March 11, 2018 - Ayr, Ontario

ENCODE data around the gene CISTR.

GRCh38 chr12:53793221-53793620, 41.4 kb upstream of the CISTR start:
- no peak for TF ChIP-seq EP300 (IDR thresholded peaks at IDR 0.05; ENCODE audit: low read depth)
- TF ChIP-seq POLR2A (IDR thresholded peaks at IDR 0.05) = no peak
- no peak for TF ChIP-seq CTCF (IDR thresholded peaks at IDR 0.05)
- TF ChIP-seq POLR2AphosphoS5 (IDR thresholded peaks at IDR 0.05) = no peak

The town of Ayr, Ontario may be small in size, with a population of only 4000 residents, but the community is big in the hockey world, and filled with pride for its junior team, known by most simply as the Cens. North Dumfries Community Complex opened in 2011, and has seen the Cens have a successful run since then, even claiming a pair of back to back Schmalz Cups. The arena sits adjacent to a large grain mill, and has a large parking lot on site which was overflowing for this Sunday afternoon playoff game against the Tavistock Braves. Like many of the Tavistock fans who were in attendance for the 1pm Sunday game in Tavistock for the WOAA's Tavistock Royals, we hightailed it over to Ayr once the senior league game came to its overtime conclusion. The building's large and modern facade and lobby exterior features gray cinder blocks and stately glass panels. The arena itself sits a bit further back in the complex, and is contained within blue metal walls and a peaked roof. The building sits back off the road a bit, and a digital marquee sign announces upcoming games for the Cens as well as community events. The Community Complex serves the local population in a number of ways, but it is best know as the town's hockey arena and is a gathering place for local residents to come and cheer on their team. The modern look of the facility has somewhat of a low profile, and the flat roof of the lobby area gives the front of the building a bit of a boxy look. Despite being a mainstay on the lower level junior circuit in Southern Ontario since 1982 the club has had limited on-ice success until the last half dozen season or so, with the team's improvement and rise to prominence corresponding with the opening of the North Dumfries Community Complex as the team has won at least 1 playoff round each season since 2012. A Centennials game is certainly an event in Ayr, and community support is strong. Game tickets are purchased at the ticket table at the top of the stairs in the main lobby of the arena, and a playoff ticket for this matchup was $10. Fans in this small farming community certainly have a lot to be proud of when it comes to the recent success of the team, and with one of the most modern arenas in Junior C hockey the Cens have an excellent venue to call home.